In New Zealand this morning, New Zealand consumer confidence eased in April, weighed by a slowdown in the property market and growing expectations that interest rates will rise.
The ANZ-Roy Morgan consumer confidence index decreased to 121.7 from 125.2 in March, still above the average of 118. The current conditions index slipped to 123.2 from 125.9 while the future conditions index eased to 120.8 from 124.8.
New Zealand's economy has been underpinned by an expanding population, strong tourism, and a buoyant property market stoking consumer spending, while the labor market has remained robust with new jobs being created for the inflow of migrants.
ANZ's composite confidence gauge, which combines the business and consumer indicators, continues to flag good economic momentum, said Bagrie.
Today's ANZ report showed a net 9 per cent of the 1,000 people surveyed said they were better off now than a year ago versus a net 13 per cent in March. However, a net 33 per cent expect to be in a stronger financial position 12 months from now, compared to 32 per cent a month ago.
More people still see the economy improving this year although the level has eased, with a net 14 per cent predicting better times for the nation over the coming 12 months, compared to 21 per cent in March, while 15 per cent have an upbeat five-year outlook, down from 22 per cent.
Households were still optimistic about spending with a net 37 per cent saying now was a good time to buy a big-ticket item, down from 38 per cent in March. Annual inflation expectations rose to 4 per cent from 2.4 per cent in March, the first time it has hit that level in 17 months. House price inflation expectations for the next two years rose to 5.2 per cent from 4.6 per cent in March.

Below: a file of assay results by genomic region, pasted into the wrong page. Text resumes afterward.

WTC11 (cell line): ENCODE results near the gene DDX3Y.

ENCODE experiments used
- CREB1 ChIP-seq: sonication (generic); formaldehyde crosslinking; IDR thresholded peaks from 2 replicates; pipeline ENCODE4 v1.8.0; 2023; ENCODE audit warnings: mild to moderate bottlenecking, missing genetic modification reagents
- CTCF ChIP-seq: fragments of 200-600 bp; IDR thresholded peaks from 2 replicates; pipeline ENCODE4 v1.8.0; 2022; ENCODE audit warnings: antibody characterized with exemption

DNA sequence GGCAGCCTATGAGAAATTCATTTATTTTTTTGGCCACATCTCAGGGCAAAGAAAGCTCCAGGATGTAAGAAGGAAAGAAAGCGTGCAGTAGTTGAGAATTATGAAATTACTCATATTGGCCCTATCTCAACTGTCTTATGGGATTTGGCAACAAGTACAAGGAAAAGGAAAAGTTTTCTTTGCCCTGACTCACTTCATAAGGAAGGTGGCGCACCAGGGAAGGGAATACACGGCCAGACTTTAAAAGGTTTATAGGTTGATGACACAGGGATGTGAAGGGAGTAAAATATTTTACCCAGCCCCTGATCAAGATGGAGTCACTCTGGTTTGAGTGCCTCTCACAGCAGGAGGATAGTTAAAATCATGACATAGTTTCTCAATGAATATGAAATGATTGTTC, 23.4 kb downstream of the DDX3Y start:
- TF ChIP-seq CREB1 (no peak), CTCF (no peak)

Data this week showed New Zealand consumer prices rose at their fastest annual pace in five-and-a-half years in the first quarter of 2017, further solidifying market expectations the central bank will be lifting rates sooner that it's forecasting.
New Zealand experienced a rebound in headline inflation in Q1, consistent with the global trend and higher oil prices from a year earlier. More recent inflation data from the USA and Europe has eased, along with some flattening in oil prices and still subdued core inflation trends. Market-based measures of longer-term inflation expectations have also eased in recent months. However, underlying inflation measures were broadly stronger in New Zealand and have been improving, albeit from low levels, for over a year. A rising underlying inflation trend is consistent with several years of above-trend demand growth and a tight housing market. The inflation and growth momentum in New Zealand, improved global growth outlook, and firmer dairy prices suggest that the RBNZ’s low and stable rates guidance needs to be revisited at its 11 May policy meeting. It may continue to hold rates steady in coming meetings given it is only just getting inflation on target after a prolonged period below target. It will also remain comforted that wage inflation remains low, although attention will fall on the Q1 labor market data on 2 May. The RBNZ will continue to call the NZD too high, but it is hard to argue for a fall in the near term unless driven by global developments. The market is also looking for a sizeable rebound in Australia’s CPI inflation next week. Some recovery is likely after surprisingly low outcomes last year. However, the inflation impulse was still hitting its lows in 2016 and lagging New Zealand by at least a year. The moderate growth outlook in Australia suggests underlying inflation may take longer to clearly start to recover from record lows. AUD has struggled recently with lower iron ore prices and increasing public anxiety of the housing market. AUD may appear somewhat more vulnerable than the NZD given its lower inflation impulse. However improving global growth indicators, led by China, also provide support for the AUD.